Mitigations for Kerberos

  • reduce the clock skew value (Maximum tolerance for computer clock synchronization)
  • cache used authenticators (accept authenticators only once)
  • use the network address in the service ticket
  • add a cryptographic hash to the requests
  • reduce ticket lifetime

for Windows Server 2003 Maximum tolerance for computer clock synchronization

Are there any other similar attacks?

Attacks based on the clients time value?

Yes, the first one that leaps to mind is to make an expired credential or certificate valid by turning back the clock.

Client server interference based attacks?

Yep, an attacker could do denial of service by forging NAKs to client or server. Exhausting all the DHCP leases on a network is an example of this.

Server impersonation attacks?

Yea, there is a neat one involving SIP phones not properly authenticating the server

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"However, it will be difficult for a attacker to modify the clients sense of time significantly (more than several minutes)." Not so, though it may take time. E.g. if the client uses only one server, the server can, over time, build up an arbitrary time offset. There are various protections to prevent sudden large changes in time which make such an attack take longer. – nealmcb Jul 3 '11 at 17:00
@nealmcb Yes, difficult. Most systems have time displayed to the user, and use of NTP typically modifies the time displayed to the user. A significant change in time would become obvious to a user. Some systems rarely have users login, and those will not be protected by user observation. However, these system are often involved in networked periodic events (SNMP status checks) and automated administrative tasks (backups). I believe it likey that significant time discrepency would be notice during these activities. So maybe it is more a question of how long until a discrepency is detected. – this.josh Jul 4 '11 at 4:33
@this.josh: "unlikely to be worth protecting against" - I disagree. There are some security systems whose security is reliant upon having correct time. Kerberos is one example. If the local time is incorrect, replay attacks become possible. – D.W. Jul 5 '11 at 19:53
@this.josh: "A significant change in time would become obvious to a user" - I think that's overly optimistic. First of all, servers typically have no user who could possibly notice, so such attacks are very unlikely to be detected on a server. Second of all, on a client, users might not notice, especially if the attacker sets the time to an incorrect value, mounts the attack, and then restores the time to its correct value. I do not believe that it is prudent to rely upon attacks on NTP to be detected: they might be detected, but they equally well might not be. – D.W. Jul 5 '11 at 19:55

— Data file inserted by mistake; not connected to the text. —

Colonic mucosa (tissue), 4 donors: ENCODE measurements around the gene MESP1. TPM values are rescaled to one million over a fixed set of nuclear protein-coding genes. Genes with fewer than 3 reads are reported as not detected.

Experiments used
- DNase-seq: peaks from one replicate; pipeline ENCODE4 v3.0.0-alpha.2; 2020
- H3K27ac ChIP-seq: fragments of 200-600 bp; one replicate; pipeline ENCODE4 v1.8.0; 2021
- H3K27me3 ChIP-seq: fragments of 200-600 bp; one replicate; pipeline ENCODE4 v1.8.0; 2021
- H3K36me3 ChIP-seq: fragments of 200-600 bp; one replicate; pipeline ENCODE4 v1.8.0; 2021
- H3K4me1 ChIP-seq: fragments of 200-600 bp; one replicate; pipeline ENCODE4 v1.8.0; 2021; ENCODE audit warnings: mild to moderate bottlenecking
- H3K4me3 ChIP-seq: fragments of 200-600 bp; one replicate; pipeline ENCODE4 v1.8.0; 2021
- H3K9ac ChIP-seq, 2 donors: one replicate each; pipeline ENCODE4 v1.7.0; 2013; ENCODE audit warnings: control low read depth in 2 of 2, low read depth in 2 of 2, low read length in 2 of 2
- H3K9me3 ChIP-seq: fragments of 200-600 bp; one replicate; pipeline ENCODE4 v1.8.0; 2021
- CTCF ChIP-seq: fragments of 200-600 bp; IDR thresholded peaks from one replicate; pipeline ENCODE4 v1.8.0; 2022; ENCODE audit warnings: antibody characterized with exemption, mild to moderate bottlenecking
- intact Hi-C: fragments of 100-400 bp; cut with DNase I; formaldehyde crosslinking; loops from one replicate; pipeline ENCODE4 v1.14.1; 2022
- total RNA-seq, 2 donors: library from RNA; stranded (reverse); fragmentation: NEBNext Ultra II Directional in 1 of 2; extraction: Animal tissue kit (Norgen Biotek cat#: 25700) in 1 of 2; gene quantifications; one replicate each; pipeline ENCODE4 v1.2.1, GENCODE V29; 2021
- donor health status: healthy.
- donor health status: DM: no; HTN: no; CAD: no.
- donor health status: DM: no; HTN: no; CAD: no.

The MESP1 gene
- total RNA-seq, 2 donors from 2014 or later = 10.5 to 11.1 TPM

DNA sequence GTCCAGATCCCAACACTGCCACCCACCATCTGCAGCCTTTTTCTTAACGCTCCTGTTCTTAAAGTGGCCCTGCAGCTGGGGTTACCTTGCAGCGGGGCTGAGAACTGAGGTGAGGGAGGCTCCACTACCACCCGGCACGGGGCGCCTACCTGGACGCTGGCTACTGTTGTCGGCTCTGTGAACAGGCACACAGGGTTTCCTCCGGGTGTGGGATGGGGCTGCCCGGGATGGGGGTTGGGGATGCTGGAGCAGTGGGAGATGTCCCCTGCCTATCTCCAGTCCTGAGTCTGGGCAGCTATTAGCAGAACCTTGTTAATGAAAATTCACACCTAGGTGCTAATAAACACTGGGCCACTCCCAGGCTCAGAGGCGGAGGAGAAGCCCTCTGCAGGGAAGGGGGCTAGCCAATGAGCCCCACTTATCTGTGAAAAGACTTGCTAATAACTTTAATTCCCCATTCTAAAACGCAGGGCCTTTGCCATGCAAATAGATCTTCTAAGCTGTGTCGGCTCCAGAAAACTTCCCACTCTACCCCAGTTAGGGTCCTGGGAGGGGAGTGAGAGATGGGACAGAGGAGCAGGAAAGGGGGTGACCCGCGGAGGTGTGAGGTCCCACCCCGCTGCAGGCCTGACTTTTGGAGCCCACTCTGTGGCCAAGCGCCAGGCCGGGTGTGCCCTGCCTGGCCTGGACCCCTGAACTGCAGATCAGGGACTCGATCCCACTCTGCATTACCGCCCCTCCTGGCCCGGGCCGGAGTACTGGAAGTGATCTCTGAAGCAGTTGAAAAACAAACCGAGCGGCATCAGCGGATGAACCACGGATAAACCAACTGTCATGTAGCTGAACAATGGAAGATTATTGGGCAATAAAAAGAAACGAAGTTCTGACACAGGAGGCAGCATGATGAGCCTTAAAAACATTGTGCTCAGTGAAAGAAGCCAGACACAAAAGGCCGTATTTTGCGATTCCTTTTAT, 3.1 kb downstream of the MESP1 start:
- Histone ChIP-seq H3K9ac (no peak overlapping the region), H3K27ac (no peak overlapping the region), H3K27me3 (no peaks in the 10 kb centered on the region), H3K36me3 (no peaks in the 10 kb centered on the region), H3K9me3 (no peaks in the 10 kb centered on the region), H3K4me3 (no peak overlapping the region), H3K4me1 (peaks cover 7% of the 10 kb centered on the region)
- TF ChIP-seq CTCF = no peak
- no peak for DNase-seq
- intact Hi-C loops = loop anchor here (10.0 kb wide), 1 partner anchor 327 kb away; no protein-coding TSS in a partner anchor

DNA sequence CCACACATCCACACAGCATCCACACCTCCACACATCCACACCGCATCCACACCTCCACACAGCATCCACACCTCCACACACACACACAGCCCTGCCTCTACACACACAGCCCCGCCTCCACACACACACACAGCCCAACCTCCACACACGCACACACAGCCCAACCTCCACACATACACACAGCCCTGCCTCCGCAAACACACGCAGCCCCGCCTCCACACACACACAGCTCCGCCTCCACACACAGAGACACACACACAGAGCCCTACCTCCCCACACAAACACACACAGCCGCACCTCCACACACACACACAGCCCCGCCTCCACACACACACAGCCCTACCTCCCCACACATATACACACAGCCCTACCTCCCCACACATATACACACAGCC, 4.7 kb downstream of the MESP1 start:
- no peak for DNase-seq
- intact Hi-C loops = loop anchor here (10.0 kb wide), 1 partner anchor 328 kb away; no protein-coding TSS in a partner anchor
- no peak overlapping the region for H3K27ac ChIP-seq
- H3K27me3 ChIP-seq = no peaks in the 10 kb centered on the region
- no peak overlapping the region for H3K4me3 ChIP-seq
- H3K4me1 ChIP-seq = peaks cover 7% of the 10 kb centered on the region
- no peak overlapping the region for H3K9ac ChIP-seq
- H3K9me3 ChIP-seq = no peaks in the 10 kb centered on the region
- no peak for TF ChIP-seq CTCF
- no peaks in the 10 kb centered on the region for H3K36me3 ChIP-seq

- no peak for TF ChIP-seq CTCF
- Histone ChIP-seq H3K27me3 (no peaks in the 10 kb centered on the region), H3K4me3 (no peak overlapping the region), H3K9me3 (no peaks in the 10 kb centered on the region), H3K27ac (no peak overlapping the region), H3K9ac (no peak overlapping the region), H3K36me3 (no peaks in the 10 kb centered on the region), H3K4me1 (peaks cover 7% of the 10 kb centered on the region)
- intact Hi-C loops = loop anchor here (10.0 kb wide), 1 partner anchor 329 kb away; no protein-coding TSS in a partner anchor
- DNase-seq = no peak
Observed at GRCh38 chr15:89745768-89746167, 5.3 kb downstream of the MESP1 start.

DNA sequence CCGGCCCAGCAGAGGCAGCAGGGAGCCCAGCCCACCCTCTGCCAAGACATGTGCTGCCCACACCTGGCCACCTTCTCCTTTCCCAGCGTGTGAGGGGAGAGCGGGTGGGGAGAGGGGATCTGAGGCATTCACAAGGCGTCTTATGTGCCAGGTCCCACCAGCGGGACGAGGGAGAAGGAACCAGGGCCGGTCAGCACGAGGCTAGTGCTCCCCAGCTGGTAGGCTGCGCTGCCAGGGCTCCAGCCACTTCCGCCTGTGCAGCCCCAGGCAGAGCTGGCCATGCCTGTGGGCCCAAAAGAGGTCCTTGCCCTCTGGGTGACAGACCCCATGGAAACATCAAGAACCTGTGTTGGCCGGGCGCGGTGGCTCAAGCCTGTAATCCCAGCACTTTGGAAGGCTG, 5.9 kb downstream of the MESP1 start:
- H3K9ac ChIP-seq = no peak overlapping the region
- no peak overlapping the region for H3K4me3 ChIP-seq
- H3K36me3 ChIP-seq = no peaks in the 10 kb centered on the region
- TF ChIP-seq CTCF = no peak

@D.W. edits made, removed opinion of protection worth, removed user detection. – this.josh Jul 6 '11 at 1:03

NTP configuration is complicated by many factors, and existing NTP authentication mechanisms add a lot of additional complexity. Today, I suspect that the overwhelming majority of hosts that use NTP do not employ any authentication, and are thus, as you suggest, vulnerable to manipulation of their time, potentially by an arbitrary offset from the actual time. In addition, even when authentication is employed in NTP, a denial-of-service attack can prevent clients from getting in sync. So when possible, don't use authentication protocols that rely upon knowing the correct time - see D.W.'s answer for more.

Note that in some sense many authentication mechanisms rely on time (e.g. expiration dates for keys). On the other hand, you're likely to notice other things that will go wrong if the time is off by a lot. So depending on your threat environment, you may not want to sweat this a lot. If you do, you can configure authentication, or use GPS.